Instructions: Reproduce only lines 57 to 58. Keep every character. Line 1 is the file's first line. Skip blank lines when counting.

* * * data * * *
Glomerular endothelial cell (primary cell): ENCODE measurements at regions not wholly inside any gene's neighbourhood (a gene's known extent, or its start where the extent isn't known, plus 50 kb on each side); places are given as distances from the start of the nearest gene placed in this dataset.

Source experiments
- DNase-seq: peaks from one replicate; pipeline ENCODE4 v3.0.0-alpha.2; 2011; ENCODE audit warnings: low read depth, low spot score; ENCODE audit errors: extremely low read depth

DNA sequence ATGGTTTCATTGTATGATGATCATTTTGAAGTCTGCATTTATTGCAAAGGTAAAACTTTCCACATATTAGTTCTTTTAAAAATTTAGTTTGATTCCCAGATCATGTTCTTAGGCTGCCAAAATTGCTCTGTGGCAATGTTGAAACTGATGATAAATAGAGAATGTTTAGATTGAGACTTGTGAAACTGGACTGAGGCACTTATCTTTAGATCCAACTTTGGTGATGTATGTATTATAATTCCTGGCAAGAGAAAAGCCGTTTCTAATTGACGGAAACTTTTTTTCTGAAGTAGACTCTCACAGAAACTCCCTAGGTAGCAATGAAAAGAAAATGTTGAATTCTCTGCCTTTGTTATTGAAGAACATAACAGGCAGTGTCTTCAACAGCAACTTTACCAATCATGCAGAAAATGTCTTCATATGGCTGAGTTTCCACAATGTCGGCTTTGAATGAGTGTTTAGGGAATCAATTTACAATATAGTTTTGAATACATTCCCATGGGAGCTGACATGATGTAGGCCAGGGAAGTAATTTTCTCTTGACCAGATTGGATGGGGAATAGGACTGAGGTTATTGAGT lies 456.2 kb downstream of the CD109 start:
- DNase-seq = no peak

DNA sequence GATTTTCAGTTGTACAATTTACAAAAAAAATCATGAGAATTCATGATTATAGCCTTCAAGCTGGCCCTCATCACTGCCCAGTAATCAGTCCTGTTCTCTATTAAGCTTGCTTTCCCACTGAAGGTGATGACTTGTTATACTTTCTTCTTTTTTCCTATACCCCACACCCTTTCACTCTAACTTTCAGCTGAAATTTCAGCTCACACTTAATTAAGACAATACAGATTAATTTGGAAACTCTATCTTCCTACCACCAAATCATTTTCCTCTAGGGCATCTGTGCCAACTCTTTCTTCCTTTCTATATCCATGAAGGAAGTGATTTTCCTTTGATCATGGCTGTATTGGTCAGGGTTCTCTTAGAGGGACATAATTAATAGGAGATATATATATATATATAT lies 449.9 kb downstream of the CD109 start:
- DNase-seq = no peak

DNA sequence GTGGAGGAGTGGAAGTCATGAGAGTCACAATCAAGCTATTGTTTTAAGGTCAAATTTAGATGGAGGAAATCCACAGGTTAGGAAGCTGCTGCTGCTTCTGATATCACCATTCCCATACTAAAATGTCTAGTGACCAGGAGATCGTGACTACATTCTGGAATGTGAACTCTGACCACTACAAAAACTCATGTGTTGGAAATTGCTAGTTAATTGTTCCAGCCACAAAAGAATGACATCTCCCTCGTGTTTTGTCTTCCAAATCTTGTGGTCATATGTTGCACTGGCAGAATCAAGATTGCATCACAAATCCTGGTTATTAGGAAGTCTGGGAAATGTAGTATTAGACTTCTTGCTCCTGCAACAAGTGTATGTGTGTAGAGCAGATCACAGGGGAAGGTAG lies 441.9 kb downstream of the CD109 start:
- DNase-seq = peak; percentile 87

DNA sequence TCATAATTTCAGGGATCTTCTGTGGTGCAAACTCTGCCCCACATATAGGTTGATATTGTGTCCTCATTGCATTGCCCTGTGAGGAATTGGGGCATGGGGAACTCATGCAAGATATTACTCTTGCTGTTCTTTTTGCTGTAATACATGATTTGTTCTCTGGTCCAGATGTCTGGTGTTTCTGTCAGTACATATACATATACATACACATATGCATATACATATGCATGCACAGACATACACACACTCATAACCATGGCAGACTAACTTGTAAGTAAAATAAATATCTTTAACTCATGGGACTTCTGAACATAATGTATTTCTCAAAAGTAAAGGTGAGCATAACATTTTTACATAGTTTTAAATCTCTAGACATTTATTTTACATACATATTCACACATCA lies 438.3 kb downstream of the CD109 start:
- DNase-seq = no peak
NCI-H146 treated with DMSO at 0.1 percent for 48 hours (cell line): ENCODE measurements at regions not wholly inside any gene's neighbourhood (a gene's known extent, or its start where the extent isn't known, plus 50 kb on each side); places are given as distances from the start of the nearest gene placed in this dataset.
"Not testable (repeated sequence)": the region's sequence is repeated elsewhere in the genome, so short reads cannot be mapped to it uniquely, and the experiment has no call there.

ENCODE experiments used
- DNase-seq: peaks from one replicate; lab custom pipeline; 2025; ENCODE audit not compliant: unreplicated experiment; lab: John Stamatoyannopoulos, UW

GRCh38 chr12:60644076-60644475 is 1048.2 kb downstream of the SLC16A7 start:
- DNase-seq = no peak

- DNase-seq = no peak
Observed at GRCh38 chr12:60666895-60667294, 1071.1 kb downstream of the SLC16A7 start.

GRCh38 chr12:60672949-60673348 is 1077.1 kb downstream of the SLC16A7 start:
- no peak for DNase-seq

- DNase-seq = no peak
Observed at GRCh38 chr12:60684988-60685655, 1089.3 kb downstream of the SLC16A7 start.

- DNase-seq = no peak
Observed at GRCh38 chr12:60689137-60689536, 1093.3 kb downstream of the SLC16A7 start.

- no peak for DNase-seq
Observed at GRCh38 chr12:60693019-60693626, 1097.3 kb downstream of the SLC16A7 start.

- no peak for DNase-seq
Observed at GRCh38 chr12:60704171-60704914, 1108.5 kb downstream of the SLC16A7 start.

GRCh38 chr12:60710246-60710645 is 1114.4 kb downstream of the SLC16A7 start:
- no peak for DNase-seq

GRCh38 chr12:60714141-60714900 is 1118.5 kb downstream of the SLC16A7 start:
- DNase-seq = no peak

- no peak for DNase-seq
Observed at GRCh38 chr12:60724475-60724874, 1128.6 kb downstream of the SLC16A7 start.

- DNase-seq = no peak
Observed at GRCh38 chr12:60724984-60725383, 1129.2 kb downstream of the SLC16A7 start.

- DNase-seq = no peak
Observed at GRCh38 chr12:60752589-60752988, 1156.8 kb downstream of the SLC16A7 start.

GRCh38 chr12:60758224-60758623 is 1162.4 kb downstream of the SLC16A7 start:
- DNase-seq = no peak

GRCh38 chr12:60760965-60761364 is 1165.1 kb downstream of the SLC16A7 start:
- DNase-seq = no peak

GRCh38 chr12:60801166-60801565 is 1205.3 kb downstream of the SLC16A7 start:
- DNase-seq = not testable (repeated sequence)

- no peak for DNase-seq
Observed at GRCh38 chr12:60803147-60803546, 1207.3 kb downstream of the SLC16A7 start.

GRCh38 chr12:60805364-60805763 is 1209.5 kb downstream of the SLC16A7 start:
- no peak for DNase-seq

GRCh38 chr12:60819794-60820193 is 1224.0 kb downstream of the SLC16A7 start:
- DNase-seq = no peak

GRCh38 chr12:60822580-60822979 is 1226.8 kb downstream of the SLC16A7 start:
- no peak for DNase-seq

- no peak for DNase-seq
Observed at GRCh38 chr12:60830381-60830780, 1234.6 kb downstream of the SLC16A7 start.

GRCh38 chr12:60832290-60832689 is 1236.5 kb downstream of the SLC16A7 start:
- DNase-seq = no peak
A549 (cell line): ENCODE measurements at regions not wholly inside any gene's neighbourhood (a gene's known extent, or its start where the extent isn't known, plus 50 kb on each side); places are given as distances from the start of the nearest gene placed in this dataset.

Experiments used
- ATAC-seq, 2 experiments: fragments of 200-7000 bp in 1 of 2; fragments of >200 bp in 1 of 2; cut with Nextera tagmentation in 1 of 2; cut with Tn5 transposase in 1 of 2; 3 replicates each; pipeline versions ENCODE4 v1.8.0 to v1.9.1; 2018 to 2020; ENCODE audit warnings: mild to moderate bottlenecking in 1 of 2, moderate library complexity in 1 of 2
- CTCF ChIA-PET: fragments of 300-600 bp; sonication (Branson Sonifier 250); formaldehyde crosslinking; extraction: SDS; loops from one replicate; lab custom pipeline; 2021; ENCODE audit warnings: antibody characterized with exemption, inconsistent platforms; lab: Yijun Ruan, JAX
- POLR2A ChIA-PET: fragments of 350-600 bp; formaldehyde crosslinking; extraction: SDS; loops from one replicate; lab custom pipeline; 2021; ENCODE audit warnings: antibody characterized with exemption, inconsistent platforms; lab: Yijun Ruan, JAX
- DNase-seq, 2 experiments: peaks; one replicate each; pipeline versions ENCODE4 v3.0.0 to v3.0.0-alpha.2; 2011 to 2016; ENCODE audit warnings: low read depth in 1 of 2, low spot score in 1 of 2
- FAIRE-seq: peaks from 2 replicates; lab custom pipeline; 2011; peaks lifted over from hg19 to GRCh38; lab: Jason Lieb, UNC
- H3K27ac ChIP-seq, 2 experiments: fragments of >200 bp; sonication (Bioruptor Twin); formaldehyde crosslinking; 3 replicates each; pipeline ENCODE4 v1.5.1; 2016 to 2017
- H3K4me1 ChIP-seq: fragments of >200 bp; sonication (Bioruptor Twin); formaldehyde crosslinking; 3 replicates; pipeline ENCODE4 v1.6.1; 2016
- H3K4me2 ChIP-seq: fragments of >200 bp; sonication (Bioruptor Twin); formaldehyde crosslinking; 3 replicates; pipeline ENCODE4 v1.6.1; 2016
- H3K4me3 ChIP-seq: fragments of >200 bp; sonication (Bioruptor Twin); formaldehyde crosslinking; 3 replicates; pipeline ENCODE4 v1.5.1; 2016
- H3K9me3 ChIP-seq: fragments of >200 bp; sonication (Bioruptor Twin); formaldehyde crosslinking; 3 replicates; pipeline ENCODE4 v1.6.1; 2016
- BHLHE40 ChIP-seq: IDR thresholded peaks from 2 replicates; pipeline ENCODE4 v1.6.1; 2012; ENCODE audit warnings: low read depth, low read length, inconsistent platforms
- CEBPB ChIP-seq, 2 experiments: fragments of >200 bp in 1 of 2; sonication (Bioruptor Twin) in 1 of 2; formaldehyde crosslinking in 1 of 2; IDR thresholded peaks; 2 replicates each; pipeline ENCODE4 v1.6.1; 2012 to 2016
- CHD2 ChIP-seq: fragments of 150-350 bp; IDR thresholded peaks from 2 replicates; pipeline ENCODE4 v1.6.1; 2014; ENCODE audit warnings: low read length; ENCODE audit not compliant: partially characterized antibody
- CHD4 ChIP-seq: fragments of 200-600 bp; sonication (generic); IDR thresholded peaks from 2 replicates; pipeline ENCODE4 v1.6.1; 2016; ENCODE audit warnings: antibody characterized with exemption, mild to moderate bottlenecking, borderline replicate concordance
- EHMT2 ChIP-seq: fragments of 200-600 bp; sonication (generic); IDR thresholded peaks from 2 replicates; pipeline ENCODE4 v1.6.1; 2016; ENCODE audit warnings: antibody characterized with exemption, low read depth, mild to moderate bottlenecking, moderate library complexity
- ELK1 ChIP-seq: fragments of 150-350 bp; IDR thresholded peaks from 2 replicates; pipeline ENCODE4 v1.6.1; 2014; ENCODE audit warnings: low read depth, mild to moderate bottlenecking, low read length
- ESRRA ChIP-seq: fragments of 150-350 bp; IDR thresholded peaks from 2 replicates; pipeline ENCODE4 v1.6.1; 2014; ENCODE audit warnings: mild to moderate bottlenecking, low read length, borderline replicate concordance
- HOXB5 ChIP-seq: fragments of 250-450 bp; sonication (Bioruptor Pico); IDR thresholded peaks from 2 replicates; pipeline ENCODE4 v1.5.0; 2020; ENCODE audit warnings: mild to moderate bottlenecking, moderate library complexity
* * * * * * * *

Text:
- DNase-seq = no peak
A549 (cell line): ENCODE measurements at regions not wholly inside any gene's neighbourhood (a gene's known extent, or its start where the extent isn't known, plus 50 kb on each side); places are given as distances from the start of the nearest gene placed in this dataset.